It’s also famous for being the location where the Azure window used to stand. Unfortunately, a dramatic storm hit the arch and now the Azure window is buried in the sea below. But the sea nearby is still nice for swimming in though. However, on the day I was visiting the water was hella choppy and looked quite dangerous. Something which didn’t seem to deter people who were still swimming in the pool below, but I’m a safety girl, so no danger swims for me.
Shortly after this picture was taken a wave broke over the barrier pushing them all into the edges. Nobody was injured, but it must have hurt and could have so easily gone wrong. So this is just a friendly internet reminder to stay safe when travelling. Nothing ruins travel plans quite like dying!
Dying wasn’t on my agenda, so I scrapped the danger swims and decided to take the view in from above instead, and was rewarded with beautiful views (and slight fatigue from a day of walking around in 33°c sunshine).
After that, it was back to the Mgarr Harbour to embark upon the return journey. I began the journey by hiding in the lower-deck with a bowl of chips from the onboard cafe. Before returning to sit outside and take it in the evening sun and coastal views.
Was A Day Trip To Gozo Enough?
Honestly, it depends on how you like to travel. There were both pros and cons for exploring Gozo this way. For example:
It was a nice way to spend a few hours of a holiday.
The Hornblower trip was well organised which meant that I didn’t have to think about timings, transport or getting lost and missing the boat—which helped me relax tremendously.
There were 9 of us in total on the minibus, made up of two couples and a group of five. That group of five? Rude. I kept to myself but the snide comments and general way they spoke to people was… Not my style to say the least.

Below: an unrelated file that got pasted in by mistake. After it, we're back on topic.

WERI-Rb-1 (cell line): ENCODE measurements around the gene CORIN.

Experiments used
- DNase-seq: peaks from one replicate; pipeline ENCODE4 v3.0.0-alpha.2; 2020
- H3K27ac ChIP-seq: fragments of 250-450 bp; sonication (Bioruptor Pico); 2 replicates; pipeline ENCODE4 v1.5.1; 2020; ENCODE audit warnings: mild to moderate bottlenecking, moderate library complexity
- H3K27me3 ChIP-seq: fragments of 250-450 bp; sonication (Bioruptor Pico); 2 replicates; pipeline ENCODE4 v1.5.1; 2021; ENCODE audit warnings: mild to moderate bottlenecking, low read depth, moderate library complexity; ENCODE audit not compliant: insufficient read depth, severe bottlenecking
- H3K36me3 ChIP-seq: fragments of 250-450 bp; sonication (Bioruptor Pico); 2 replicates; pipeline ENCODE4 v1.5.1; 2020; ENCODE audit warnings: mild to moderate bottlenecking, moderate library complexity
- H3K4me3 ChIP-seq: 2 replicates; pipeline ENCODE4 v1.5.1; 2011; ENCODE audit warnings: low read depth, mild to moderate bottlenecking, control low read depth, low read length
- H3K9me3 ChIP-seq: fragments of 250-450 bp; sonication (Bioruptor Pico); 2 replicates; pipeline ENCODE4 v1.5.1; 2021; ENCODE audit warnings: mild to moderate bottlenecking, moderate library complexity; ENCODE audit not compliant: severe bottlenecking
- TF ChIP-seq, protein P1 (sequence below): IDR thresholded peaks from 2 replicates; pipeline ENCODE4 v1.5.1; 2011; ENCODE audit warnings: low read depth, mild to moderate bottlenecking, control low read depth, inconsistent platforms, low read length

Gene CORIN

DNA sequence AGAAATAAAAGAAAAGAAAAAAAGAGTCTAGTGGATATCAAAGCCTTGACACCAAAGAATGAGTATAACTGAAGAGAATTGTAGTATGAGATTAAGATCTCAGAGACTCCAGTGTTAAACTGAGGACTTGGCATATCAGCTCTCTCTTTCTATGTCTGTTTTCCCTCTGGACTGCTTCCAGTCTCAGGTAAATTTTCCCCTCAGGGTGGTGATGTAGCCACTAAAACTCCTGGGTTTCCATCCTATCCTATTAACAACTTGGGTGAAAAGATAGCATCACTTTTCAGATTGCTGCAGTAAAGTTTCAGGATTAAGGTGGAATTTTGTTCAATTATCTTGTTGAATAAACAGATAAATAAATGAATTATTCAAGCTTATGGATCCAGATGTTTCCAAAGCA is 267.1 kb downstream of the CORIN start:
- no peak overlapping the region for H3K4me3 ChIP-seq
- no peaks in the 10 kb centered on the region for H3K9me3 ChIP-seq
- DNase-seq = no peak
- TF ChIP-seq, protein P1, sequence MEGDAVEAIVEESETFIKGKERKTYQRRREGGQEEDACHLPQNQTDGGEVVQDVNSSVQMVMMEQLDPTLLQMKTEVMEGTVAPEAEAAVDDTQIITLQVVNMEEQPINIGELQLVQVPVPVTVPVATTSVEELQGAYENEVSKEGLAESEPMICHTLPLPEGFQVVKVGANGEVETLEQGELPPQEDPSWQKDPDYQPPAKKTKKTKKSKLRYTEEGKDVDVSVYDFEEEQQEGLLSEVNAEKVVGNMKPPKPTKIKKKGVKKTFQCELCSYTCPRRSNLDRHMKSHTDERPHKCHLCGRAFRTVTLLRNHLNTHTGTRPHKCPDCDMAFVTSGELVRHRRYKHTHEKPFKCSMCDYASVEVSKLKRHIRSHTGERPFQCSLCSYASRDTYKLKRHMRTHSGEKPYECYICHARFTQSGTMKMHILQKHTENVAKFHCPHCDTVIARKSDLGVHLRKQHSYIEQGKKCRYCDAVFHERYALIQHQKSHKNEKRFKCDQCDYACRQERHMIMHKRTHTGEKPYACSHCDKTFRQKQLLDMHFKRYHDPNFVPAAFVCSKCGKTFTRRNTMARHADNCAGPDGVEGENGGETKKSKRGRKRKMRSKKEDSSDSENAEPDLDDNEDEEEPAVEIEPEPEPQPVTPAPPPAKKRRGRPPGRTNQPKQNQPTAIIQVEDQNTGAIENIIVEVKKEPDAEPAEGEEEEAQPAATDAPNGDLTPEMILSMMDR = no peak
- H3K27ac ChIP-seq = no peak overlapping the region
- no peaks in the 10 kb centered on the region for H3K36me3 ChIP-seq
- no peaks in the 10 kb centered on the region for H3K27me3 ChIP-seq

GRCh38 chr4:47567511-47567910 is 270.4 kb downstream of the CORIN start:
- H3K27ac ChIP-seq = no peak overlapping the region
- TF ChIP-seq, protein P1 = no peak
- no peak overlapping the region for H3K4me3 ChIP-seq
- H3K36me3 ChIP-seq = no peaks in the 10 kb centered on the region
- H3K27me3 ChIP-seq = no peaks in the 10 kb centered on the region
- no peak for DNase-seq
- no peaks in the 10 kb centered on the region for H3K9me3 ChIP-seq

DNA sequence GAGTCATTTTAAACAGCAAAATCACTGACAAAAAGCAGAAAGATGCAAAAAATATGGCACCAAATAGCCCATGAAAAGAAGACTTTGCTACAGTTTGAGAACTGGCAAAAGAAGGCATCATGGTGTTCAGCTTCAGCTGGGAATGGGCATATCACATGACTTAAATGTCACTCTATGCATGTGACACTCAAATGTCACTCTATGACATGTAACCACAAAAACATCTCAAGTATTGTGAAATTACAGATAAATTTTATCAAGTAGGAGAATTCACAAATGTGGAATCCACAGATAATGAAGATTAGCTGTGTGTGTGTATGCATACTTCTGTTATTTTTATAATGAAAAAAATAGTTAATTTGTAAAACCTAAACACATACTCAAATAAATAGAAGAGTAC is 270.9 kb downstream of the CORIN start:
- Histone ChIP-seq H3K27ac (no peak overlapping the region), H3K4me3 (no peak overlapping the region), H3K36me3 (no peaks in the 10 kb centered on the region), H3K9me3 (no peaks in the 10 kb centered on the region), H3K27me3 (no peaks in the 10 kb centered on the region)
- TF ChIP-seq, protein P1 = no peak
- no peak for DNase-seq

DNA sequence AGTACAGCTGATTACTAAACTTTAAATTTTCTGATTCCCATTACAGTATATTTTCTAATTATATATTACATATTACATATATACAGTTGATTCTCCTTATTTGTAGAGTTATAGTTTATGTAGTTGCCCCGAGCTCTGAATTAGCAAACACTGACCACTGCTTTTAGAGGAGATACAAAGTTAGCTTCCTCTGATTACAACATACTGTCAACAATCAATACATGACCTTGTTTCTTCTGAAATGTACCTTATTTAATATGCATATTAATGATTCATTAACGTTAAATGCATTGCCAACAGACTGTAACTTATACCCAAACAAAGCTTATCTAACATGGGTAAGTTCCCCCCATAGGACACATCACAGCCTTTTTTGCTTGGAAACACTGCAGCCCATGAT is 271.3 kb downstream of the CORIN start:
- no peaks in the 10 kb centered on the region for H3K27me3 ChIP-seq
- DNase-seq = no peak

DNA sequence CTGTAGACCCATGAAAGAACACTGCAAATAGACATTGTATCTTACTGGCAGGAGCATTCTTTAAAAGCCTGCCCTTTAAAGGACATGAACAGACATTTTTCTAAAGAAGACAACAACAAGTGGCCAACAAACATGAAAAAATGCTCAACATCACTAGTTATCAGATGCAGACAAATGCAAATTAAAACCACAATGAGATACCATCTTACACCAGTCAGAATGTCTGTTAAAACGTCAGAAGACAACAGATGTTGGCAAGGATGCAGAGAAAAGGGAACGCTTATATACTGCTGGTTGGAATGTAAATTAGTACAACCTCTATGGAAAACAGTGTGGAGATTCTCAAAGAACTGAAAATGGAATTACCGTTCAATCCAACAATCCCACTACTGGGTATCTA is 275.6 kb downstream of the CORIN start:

The tour felt a little rushed. Not in the sense that there wasn’t ample time for the places. But in the sense that Gozo has a lot more to offer than a three-hour, three-location trip.
The “Taste Of The Island” tour is great for a little taste, but to be honest, if I were to do another day trip to Gozo, I’d do a self-drive tour to give myself more time in the places which interested me. I’d also add the following places to my list:
The Megalithic Temples
Considering I spent most of my history lessons sitting outside of the classroom in time-out for talking too much, I seem to love history when I’m exploring—and the Ġgantija temples seem fascinating. They’re older than the pyramids of Egypt and are the oldest Megalithic Temples of Malta.
The Marsalforn Salt Pans
I don’t know why salt pans in Malta interest me so much. I saw them in Bugibba and St Peter’s Pool, but for some reason these carved out rocks make my eyeballs happy. If you pass by at the right time of year, it can make your taste buds happy too, as between May and September the salt is harvested, with many vendors selling the goods on the side of the roads.
Wied II Gashri
Not far from the salt pans, is Wied II Gashri—a small cove situated between two cliffs. If you spend much time on Instagram you’ll have seen many a drone image of this place. The only way to get to the water is by walking down the cliff. But don’t worry, there are plenty of stairs carved into the rock to help you get there. Once there you’ll find beautiful clear water, perfect for a little midday dip.
Tal Mixta Cave
If you prefer to appreciate water from above it, rather than in it, the Tal Mixta cave provides the perfect viewpoint, looking down at the beach below. It’s not so much a place to explore, as it is a place to take photos. But the walk is worth it for those coastal views!